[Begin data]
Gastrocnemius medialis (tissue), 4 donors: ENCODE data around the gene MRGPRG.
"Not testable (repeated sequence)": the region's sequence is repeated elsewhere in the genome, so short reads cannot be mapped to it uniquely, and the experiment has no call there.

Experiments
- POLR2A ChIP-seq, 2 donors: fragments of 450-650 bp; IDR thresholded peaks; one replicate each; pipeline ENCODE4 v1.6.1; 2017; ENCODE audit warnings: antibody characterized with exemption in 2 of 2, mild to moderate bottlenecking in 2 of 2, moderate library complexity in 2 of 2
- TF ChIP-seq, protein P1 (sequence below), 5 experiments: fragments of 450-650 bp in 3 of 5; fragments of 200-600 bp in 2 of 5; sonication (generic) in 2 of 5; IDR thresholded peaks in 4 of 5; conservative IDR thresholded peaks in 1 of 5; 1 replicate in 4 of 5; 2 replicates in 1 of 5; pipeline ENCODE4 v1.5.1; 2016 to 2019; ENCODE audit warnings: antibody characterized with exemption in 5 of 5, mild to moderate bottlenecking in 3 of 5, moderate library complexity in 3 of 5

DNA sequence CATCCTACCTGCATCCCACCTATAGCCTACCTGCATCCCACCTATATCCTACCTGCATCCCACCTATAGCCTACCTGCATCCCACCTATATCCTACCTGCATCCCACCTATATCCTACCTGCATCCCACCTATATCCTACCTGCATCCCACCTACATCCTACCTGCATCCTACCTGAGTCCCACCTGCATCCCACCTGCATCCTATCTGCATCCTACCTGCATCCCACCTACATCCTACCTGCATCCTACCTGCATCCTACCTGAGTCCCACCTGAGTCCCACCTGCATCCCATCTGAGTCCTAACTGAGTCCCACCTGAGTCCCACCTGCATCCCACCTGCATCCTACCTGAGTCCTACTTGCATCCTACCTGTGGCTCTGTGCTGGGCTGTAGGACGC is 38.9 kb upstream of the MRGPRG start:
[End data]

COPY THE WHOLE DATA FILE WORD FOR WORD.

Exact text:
Gastrocnemius medialis (tissue), 4 donors: ENCODE data around the gene MRGPRG.
"Not testable (repeated sequence)": the region's sequence is repeated elsewhere in the genome, so short reads cannot be mapped to it uniquely, and the experiment has no call there.

Experiments
- POLR2A ChIP-seq, 2 donors: fragments of 450-650 bp; IDR thresholded peaks; one replicate each; pipeline ENCODE4 v1.6.1; 2017; ENCODE audit warnings: antibody characterized with exemption in 2 of 2, mild to moderate bottlenecking in 2 of 2, moderate library complexity in 2 of 2
- TF ChIP-seq, protein P1 (sequence below), 5 experiments: fragments of 450-650 bp in 3 of 5; fragments of 200-600 bp in 2 of 5; sonication (generic) in 2 of 5; IDR thresholded peaks in 4 of 5; conservative IDR thresholded peaks in 1 of 5; 1 replicate in 4 of 5; 2 replicates in 1 of 5; pipeline ENCODE4 v1.5.1; 2016 to 2019; ENCODE audit warnings: antibody characterized with exemption in 5 of 5, mild to moderate bottlenecking in 3 of 5, moderate library complexity in 3 of 5

DNA sequence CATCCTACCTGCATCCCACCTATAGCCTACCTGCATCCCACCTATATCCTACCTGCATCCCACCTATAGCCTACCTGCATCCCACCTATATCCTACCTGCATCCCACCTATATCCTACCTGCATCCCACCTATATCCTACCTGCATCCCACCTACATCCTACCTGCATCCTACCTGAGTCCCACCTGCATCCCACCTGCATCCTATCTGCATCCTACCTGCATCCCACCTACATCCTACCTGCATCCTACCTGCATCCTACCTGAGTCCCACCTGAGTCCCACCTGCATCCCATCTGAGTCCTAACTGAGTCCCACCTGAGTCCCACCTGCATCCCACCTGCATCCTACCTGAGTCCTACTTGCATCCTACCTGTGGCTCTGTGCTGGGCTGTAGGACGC is 38.9 kb upstream of the MRGPRG start: